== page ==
4 April, 2001
On Sunday night (1 April), as the sun disappeared, I watched as one, then two great gray owls coursed the roadside. They perched and then leapfrogged past one another on opposite sides of the gravel. Less than a hundred feet from my vantage point, an owl angled downward on set wings and crunched the wet snow. His silent wing beats provided lift and he alit in a birch to begin his search again.
Two hundred meters away from the hunting gray ghosts, a male saw-whet started his monotonous serenade of spring. He sang close to the Shore, where brown is interspersed with white, and prey no longer protected. Owls are starving yet owls are singing. Does one species know what the other doesn't?
For the last several days, I have had company. A male boreal owl chose my lodging as the place where his final reserves would be spent. He was lethargic and disinterested in the chickadees that mobbed him; his eyes closed as if in slumber. I presented him with a mouse on the snow and his talons struck as quickly as a lightning bolt. He moved to a spruce branch and tore into his meal. I have no qualms about supplementing his diet, yet I do so discretely and with humility. It may sound strange for a 6'2", 210 pound biologist to say this about a 120 gm. bird, but he has earned my total respect. His world is fraught with peril and uncertainty, mine proceeds according to a clock.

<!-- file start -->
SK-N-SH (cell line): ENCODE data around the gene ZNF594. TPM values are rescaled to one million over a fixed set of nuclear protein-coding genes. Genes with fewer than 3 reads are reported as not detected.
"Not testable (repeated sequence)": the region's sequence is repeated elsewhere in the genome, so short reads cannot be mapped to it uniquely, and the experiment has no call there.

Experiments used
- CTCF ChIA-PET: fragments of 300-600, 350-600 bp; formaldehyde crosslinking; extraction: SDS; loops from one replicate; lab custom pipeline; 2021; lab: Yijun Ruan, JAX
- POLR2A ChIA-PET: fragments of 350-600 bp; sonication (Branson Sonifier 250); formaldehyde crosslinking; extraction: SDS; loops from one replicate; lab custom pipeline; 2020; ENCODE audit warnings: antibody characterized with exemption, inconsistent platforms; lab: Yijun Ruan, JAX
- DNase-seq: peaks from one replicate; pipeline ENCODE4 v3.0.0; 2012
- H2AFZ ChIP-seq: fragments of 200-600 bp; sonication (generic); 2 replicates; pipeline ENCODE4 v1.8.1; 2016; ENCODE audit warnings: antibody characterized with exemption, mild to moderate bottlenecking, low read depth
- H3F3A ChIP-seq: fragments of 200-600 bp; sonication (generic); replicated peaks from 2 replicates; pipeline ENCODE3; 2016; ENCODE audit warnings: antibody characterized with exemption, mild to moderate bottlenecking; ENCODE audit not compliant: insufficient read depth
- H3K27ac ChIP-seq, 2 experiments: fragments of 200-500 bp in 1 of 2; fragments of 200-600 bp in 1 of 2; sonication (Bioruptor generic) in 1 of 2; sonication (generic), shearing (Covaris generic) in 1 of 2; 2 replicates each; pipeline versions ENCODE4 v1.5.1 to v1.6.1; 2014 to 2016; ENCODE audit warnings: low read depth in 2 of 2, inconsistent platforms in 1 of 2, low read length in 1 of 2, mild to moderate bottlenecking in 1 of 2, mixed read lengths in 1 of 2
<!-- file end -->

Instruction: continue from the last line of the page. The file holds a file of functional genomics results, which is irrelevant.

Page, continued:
Twenty miles inland, a male boreal owl sings his song into the night. He represents the first persistent singer in my otherwise silent spring. He will provide much-needed diversion when the weather sours, and make me a better biologist. Now, he has me as an uninvited guest and as of last night, a female as an invited guest.
A week ago, a woman approached me with a rolled up plastic bag. Inside it, the paradox of our winter was magnified by the lifeless oval of chocolate brown plumage. Now, the female owl will not send a male into a frenzy on the clear, cold, boreal forest nights. She will not incubate nor brood her young. She will not hunt among the spruces. She will not experience another harsh winter.
Winter has cast its fate and spring starts the process anew.